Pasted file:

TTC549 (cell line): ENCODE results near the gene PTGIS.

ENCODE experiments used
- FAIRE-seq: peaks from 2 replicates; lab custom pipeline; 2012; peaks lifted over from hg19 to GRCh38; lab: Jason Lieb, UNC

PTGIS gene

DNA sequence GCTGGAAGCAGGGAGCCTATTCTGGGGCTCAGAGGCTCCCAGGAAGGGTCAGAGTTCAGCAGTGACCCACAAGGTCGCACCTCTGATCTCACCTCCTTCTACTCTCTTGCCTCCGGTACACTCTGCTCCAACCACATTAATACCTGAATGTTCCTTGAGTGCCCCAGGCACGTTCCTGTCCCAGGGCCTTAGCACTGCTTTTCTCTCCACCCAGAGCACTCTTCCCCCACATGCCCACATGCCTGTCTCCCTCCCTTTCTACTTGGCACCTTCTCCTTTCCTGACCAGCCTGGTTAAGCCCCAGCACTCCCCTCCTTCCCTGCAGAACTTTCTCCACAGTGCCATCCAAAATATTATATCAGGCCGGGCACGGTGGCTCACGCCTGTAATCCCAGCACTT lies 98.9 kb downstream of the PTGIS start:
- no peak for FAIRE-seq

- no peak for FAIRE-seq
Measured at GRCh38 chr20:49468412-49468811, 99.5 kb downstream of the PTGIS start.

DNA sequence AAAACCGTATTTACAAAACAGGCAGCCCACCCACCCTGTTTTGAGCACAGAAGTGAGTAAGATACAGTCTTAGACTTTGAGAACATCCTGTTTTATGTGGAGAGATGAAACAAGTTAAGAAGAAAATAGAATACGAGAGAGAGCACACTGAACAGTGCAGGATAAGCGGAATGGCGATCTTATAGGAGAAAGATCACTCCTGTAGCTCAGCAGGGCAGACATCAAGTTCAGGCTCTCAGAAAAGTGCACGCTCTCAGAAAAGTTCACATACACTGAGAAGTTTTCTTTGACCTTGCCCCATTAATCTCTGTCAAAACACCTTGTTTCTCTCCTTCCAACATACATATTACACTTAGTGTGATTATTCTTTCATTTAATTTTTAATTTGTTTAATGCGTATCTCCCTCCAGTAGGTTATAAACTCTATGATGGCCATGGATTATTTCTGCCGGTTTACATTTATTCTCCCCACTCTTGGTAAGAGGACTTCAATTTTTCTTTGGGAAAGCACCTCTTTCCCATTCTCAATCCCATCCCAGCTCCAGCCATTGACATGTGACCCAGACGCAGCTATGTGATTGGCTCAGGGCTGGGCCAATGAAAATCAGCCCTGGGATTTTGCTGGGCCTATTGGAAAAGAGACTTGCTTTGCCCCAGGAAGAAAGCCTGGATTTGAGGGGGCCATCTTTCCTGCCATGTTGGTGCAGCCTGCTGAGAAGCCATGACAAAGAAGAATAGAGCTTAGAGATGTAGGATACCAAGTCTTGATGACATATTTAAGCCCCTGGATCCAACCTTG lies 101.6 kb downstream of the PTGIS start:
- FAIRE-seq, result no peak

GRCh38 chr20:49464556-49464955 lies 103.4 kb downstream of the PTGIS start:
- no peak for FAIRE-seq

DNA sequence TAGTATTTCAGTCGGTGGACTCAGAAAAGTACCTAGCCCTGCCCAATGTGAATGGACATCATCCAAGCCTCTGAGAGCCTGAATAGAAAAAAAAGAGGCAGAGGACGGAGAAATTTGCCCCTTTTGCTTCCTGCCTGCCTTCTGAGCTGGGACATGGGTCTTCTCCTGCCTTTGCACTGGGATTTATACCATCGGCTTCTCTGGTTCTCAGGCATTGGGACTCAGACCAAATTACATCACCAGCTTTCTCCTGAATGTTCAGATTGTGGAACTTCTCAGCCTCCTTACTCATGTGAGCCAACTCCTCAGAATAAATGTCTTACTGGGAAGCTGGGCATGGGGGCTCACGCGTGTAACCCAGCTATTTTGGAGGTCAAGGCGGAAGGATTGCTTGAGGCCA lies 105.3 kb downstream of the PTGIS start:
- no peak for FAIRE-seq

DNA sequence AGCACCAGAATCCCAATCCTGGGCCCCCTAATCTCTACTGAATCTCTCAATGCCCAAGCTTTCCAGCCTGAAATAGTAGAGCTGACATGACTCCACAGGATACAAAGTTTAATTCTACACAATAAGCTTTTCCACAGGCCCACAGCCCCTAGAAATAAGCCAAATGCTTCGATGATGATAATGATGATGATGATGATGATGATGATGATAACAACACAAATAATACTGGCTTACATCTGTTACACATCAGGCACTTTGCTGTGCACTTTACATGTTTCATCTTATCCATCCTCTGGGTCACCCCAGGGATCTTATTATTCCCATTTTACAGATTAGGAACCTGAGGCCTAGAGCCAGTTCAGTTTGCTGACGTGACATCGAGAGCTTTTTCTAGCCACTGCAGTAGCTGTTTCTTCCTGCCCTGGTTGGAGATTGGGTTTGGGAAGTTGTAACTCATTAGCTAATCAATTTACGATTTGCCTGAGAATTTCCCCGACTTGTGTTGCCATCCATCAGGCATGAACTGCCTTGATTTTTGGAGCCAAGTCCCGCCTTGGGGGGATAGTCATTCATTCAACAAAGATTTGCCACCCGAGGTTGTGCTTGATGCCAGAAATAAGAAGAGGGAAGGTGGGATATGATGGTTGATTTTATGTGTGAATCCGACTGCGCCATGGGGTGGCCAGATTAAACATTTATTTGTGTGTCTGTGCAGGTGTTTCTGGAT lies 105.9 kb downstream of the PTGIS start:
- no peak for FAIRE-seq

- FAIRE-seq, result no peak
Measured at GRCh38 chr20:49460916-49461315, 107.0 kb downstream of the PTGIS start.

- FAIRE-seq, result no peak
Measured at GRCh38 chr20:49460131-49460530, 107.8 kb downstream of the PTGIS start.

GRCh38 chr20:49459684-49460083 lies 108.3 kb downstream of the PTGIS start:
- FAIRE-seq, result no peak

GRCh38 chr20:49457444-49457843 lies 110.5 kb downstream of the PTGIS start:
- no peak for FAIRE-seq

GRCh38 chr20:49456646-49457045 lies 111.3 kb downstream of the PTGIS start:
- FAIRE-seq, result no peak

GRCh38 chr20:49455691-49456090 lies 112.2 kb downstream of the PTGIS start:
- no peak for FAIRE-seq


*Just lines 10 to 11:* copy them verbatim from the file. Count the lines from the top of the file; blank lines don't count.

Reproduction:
- FAIRE-seq, result no peak

GRCh38 chr20:49464556-49464955 lies 103.4 kb downstream of the PTGIS start: